And to hear cartoonist and Kevin creator Dan Parent tell it, the story -- which was inspired by real life protests against the character's appearances at Archie -- was less about thumbing their nose at the naysayers and more about further deepening the diversity at the publisher. CBR News caught up with Parent on the floor of Wizard World Chicago this past weekend, where the artist admitted that the whirlwind of mainstream press accompanying each of Kevin's major stories has become part of the flow of his creative life. "I'm used to it," he said. "It's fun, and I don't mind promoting my work and talking about issues."
But it's not all issues-driven work in the "Kevin Keller" series, even as the latest issue brushed up against activism with its parody of the slightly less populous than its name organization, One Million Moms. Within the pages of issue #10, Kevin confronts a woman outraged by him kissing his boyfriend in public, and the resulting conflict took the series as close to a gay rights platform as it's been. "I don't think as a whole we do that," Parent said. "I think this issue was a little more political because of the theme and where the story went. But one issue may take on a political issue while the next one is just 'Kevin's car breaks down.' So we're not going to get too politically active."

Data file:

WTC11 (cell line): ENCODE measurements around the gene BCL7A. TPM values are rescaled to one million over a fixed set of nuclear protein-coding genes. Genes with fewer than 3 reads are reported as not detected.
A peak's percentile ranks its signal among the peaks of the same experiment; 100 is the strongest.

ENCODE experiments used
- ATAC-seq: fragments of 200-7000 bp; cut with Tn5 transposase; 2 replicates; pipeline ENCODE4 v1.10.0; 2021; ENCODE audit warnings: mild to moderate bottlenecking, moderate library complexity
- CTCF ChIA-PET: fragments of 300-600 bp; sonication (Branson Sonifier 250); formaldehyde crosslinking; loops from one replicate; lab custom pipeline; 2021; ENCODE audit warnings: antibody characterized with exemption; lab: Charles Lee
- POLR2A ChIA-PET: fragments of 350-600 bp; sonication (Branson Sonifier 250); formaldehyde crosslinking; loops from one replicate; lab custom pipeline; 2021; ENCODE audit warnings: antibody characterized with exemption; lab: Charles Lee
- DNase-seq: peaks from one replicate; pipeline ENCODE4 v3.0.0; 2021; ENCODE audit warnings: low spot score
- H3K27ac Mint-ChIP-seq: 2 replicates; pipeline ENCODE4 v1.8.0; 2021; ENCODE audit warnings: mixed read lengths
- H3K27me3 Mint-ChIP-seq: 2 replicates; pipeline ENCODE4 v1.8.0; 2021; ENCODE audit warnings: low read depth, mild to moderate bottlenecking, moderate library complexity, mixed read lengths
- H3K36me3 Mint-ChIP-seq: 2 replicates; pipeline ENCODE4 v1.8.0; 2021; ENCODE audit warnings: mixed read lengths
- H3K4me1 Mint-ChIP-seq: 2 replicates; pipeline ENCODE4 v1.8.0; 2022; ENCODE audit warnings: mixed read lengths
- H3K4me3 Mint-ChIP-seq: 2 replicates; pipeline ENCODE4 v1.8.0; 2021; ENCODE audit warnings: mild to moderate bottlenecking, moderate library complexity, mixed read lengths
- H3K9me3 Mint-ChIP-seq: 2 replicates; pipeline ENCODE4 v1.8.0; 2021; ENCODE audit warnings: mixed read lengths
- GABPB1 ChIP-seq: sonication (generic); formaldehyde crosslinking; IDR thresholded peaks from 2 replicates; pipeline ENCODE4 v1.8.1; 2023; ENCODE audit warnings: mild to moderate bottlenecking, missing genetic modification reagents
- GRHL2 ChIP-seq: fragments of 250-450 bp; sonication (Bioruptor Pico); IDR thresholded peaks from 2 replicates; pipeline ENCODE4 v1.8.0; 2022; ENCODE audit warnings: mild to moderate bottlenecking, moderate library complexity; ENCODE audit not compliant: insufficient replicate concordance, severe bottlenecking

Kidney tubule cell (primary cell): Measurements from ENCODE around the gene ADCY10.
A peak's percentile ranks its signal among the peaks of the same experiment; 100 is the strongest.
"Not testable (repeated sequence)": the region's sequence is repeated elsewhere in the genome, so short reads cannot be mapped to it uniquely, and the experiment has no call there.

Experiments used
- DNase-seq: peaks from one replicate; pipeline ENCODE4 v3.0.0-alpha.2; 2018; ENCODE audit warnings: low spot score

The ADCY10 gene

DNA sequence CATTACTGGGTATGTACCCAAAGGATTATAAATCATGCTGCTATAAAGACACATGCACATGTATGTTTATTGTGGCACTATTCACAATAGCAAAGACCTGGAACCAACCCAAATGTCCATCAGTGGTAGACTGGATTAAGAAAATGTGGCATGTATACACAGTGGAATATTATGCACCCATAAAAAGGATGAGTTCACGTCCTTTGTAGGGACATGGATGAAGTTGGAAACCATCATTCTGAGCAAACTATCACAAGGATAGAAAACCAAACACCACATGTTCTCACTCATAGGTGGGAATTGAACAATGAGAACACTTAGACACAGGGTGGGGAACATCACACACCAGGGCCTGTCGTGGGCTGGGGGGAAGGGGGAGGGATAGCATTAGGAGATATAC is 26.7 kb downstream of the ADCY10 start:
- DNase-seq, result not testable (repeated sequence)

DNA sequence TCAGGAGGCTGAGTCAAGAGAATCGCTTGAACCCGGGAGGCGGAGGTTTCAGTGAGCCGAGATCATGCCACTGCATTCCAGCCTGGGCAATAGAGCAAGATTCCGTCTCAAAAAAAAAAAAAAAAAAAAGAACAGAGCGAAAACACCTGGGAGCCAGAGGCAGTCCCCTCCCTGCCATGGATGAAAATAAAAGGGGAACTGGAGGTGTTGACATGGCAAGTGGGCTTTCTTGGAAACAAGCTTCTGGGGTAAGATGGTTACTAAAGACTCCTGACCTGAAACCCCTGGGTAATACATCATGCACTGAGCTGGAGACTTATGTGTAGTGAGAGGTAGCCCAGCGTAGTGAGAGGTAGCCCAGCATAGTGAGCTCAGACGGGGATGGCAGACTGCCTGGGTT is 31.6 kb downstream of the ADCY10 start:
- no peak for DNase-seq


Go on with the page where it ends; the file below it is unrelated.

In fact, Parent's own concerns over making the comic too political were reflected in the feelings Kevin had about his own public image. "In the story, Kevin doesn't want to be the poster child for public kissing, and I don't want to be the public spokesperson for gay rights in comics," the artist said. "Though I'm not afraid to state my opinion either. I guess there's just a fine line. You have to take it as it is. I'm happy to talk about this stuff if someone wants to talk about it, but the most important thing is that we do good stories. They're entertaining, and they still fall in the traditional way of Archie storytelling. That's the primary goal. And every so often, a serious issue might come up, like with this kiss."
As for the kiss itself, Parent viewed the moment as one of the last pieces to fall into place to make Kevin a fully fleshed member of Riverdale's ongoing soap operatics. "We knew we had to do it. It's inevitable. It came up that Kevin can not be equal to the other characters in dating if he can't kiss his boyfriend. You're saying there's something wrong with it if you don't show it. So you show it when it needs to happen and when it feels right. And Kevin has been dating in the book for a year now, so the timing was right."
And perhaps most tellingly in the story, all of Kevin's troubles stem from adults who don't understand him, while the children of Riverdale seem unfazed by his romantic relationships. This is another real-life parallel Parent discovered while working on the character. "I still say primarily the audience is kids, even though we have a pretty diverse audience," he said of Archie readers. "And the kids are pretty much on board with Kevin. We don't have to worry about their opinions. They haven't formed any prejudices yet. But they've always been on board with Kevin. Usually, any negative reactions we get are from older, more conservative people -- a lot of people who don't read Archie but just read about the stories somewhere else. And most often when they read the stories, they find they're a lot less jarring than they thought. When Kevin first came out, some people were very nervous about it, but when they read it, they realized it was nothing to be worried about."